Selecting a good hiking trail
-- by Kathy Burns-Millyard
The type and location of the trail you select can play a significant role in determining the enjoyment you get from a hiking experience. Before heading out on your next hike, evaluate the trail based on the following criteria.
Define Your Objectives: Select a trail according to your planned activities. Hikers hoping to photograph wildlife are going to want a quiet, secluded trail that sees little foot-traffic. Short trails over easy terrain are better suited to hiking with children. A trail with miles of ups and downs will be great for physical conditioning.
Consider Your Level of Experience: If you're going to hike alone, take an honest assessment of your experience and physical abilities. Are you in good shape or has your physical activity been limited? Can you navigate with a compass and map? If you have a cell phone, take it along. Realize though, that it may not work on the trail and if something goes wrong, you need to know what to do. Unless you have a lot of experience, don't hike alone.
If you're hiking with a group, select trails based on members with the least amount of ability and experience. If you want to reach the summit of mount Buena Vista, make sure you hike with companions that can reach the top. Novices should start on shorter trails over easy terrain until they are comfortable with navigation and carrying a backpack.
Account for Distance & Time: It's easy to underestimate the time you need to complete a hike. This can turn a planned 3-hour hike into a 6-hour ordeal. A good rule of thumb is to plan on 5-10 miles per day over moderate terrain if carrying a full load. On flat terrain, you'll probably cover a mile in about 30 minutes. For every 1,000 feet you gain in elevation add another hour. For every 1,000 feet you lose in elevation add 30 minutes. Factor in 5 minutes of rest for every hour hiked and remember that multi-day trips should include a full rest day for every 4-6 days on the trail.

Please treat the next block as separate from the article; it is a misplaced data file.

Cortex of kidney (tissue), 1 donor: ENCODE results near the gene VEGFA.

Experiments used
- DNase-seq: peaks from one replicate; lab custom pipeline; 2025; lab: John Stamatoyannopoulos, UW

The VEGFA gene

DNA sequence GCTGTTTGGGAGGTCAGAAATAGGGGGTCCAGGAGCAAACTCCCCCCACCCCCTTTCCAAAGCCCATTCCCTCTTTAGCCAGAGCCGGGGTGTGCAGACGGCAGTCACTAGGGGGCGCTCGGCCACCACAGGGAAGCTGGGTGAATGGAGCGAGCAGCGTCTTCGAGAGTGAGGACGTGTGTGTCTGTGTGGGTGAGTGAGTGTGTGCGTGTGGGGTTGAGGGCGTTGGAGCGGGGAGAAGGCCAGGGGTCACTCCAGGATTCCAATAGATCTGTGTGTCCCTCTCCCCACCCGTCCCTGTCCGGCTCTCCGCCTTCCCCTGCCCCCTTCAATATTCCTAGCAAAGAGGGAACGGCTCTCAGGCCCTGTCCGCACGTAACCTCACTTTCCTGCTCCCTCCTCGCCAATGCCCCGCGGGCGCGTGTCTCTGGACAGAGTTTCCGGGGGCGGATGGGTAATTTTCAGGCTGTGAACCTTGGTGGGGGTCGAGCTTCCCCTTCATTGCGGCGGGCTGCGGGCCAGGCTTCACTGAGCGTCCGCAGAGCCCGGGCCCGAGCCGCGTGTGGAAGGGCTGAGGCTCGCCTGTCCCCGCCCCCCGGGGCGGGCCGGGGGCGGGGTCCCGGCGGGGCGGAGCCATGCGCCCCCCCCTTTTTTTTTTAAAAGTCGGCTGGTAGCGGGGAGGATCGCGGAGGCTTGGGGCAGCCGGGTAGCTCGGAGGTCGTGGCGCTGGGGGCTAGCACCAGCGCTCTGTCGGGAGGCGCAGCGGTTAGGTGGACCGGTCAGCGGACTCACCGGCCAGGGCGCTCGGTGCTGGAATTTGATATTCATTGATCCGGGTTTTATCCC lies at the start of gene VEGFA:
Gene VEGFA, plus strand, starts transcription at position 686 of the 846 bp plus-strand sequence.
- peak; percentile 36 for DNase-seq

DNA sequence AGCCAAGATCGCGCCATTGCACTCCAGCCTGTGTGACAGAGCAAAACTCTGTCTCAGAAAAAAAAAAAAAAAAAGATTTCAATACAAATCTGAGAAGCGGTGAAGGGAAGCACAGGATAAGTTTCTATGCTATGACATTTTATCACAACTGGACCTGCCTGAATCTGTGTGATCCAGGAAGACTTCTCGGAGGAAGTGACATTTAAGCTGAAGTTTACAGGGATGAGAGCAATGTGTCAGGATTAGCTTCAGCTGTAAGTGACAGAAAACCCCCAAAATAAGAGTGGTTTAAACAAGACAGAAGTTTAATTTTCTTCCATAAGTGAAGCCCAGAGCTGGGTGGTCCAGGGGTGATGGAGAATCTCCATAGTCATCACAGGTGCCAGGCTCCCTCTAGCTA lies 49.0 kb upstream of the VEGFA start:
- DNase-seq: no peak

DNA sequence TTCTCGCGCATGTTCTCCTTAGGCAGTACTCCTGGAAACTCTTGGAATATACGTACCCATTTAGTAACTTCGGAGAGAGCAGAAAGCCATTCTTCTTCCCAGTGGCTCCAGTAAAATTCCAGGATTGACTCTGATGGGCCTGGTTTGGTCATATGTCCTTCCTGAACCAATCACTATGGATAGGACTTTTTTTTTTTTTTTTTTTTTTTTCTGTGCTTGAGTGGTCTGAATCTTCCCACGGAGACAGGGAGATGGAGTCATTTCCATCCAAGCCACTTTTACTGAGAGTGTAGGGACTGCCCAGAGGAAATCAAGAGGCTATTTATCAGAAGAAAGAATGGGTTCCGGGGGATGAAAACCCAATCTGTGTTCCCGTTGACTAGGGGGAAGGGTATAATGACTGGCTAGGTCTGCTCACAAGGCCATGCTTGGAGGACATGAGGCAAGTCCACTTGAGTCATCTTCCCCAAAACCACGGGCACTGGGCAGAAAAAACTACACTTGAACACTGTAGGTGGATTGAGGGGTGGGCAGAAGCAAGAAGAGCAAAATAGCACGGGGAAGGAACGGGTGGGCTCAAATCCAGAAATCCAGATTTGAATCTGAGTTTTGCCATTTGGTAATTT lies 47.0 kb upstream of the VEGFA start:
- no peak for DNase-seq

Location Matters: The trail you select should have ample links to other trails or alternative routes should you find a section closed or in case of a medical emergency. If you're going on a multi-day trip, make sure the trail comes within close proximity to water, campsites and places to re-provision if necessary. Don't hike trails (however well-marked) that don't have a map.
Factor in Weather: Seasons affect the hours of available daylight and use patterns on a trail. Check local weather forecasts. Sudden storms are more typical of certain seasons. Don't forget to take into account variables that might affect the weather, like changes in altitude along the trail.
Rules & Regulations: Group size limits, allowance of campfires, and hunting or breeding seasons regulations may be in affect in areas around certain trails. Check with park or trail officials regarding any restrictions or necessary permits that may apply to the trail you're considering.
About the Author
© 2005, Kathy Burns-Millyard. This article is provided courtesy of DoHiking.com - http://www.dohiking.com - a large and growing hiking website featuring articles, tips, advice and shopping for hiking & camping enthusiasts. This article may be freely published on any website, as long as the author, copyright, website address and link, and this notice are left intact.